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Employers still looking at credit reports during hiring process

Two realities resulting from the abysmal state of the economy are unemployment and financial hardship. The two often go hand-in-hand for folks in San Diego, creating quite a paradox: an unemployed person needs a job to pay for his or her monthly bills, yet those mounting bills may be doing damage to their credit reports, which can negatively impact one's ability to get a job if an employer pulls the applicant's credit report.

What about employee rights, though? Can employers look at job applicants' credit reports and use these reports against workers during the hiring process? What if an employer pulls a report that has an error on it and makes some wrong assumptions when choosing not to hire someone because of his or her credit history?

About 47 percent of employers in the U.S. include credit report checks in the background checks they do on potential new hires. The practice is most common in occupations involving handling money or those involving handling sensitive information, but the practice of pulling credit reports on potential hires isn't exclusive to those fields.

One man looking for work selling shoes didn't get several jobs he was qualified for because medical bills exceeding $50,000 had forced him to file bankruptcy. The president of one outplacement consulting firm explains that employers think an applicant's credit history speaks to his or her character, specifically responsibility.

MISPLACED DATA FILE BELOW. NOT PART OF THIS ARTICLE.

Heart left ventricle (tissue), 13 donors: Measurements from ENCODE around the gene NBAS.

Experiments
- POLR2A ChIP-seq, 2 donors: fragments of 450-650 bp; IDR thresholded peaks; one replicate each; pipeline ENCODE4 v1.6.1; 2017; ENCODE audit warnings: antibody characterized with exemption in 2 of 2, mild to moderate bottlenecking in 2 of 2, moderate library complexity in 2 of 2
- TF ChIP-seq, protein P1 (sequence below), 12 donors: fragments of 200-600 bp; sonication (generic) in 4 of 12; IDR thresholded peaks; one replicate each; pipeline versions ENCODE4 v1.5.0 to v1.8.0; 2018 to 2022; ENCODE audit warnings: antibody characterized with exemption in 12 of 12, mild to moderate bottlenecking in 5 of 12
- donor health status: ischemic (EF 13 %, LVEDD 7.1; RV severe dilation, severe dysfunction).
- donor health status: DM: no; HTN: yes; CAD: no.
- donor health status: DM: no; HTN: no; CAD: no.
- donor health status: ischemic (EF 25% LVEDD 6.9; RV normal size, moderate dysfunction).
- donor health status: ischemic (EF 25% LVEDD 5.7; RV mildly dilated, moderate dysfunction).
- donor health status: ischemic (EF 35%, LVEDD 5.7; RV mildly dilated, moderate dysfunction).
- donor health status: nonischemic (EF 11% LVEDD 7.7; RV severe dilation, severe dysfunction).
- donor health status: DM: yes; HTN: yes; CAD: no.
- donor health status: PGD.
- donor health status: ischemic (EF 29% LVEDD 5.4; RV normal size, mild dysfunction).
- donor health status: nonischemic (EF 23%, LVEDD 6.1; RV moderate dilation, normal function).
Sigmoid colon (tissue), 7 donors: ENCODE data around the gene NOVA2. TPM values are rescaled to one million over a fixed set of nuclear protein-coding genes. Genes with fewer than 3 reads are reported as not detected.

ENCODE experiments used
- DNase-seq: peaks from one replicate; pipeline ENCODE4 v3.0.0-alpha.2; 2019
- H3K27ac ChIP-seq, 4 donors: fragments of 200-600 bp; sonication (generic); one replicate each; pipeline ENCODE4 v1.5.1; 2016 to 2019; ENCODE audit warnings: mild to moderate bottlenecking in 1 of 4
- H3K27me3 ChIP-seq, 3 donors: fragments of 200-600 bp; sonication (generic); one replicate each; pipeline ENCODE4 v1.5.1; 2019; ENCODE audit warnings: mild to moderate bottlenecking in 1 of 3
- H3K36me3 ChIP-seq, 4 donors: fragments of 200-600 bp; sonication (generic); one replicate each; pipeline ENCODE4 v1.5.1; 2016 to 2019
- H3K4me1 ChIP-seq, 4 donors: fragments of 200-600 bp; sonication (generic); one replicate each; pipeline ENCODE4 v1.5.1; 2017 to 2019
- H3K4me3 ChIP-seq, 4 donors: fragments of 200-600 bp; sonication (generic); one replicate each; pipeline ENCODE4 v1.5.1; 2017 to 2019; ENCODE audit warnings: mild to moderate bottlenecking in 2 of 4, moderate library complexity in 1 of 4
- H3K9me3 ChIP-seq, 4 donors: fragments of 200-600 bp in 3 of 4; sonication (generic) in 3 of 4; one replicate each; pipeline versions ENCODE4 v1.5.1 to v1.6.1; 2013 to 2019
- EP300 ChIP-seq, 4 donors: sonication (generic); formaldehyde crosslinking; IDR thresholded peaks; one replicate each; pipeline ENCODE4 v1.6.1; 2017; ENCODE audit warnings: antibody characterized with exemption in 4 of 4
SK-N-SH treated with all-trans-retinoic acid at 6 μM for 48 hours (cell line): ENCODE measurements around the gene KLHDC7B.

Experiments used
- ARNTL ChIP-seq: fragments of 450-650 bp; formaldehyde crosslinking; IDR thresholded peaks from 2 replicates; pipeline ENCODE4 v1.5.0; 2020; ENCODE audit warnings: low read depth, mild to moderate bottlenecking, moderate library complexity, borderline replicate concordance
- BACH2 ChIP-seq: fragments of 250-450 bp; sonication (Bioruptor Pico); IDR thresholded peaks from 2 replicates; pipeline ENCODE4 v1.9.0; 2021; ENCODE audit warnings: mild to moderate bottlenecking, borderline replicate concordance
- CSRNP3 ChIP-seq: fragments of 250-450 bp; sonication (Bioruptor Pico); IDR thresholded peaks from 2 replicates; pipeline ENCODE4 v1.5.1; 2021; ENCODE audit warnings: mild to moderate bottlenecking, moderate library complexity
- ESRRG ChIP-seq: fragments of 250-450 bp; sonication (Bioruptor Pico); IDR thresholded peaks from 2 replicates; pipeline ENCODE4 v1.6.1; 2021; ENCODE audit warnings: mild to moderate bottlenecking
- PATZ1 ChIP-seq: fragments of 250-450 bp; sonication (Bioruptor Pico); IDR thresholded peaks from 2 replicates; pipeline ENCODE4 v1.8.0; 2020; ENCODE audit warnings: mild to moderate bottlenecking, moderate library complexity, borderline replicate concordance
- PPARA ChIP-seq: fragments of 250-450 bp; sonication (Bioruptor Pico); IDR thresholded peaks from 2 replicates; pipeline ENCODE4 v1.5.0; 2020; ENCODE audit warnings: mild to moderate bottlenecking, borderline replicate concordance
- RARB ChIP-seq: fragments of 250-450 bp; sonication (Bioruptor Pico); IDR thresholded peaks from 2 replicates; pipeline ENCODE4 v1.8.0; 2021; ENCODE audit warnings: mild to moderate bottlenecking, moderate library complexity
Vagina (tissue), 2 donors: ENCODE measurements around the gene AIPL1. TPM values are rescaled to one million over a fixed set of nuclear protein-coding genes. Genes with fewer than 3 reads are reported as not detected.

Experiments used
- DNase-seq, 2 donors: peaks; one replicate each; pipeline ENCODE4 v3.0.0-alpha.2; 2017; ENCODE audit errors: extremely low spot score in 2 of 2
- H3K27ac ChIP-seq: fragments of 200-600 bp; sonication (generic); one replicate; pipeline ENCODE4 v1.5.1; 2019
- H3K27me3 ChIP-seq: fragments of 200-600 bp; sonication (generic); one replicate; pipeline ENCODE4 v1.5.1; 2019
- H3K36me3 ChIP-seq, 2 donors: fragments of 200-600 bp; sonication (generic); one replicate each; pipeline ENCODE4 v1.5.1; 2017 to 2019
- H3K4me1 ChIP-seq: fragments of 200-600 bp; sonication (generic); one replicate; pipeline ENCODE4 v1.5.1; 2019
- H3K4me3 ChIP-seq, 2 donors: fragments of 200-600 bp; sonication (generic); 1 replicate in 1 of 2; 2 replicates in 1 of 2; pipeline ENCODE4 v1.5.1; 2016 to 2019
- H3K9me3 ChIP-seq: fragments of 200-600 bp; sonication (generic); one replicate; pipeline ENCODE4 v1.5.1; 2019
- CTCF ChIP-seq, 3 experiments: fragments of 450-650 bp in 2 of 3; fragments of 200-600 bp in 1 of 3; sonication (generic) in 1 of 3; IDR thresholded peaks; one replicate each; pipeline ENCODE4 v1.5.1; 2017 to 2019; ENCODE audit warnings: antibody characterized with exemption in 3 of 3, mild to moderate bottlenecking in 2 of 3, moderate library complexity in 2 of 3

Only eight states including California currently restrict how credit reports may be pulled and reviewed during the hiring process, and legislation is pending in several other states.

It is understandable that some employers do need to make sure their employees are responsible with finances and handling sensitive information based on the nature of their work. In some cases, a credit report may help when making hiring decisions. However, employers must be careful not to assume that a ding on a credit report means that a job applicant is not qualified for a position. Employers must also be careful about what they say regarding an applicant's credit report and credit history.

Source: CBS MoneyWatch, "Bad credit ratings sinking job hunters," Kathy Kristof, Feb. 6, 2013

  • Our Southern California firm handles a variety of complex employment law and job rights issues, including cases that involve defamation or the violation of an employee's privacy rights. To learn more about employees' rights, please visit our San Diego employment law attorneys page.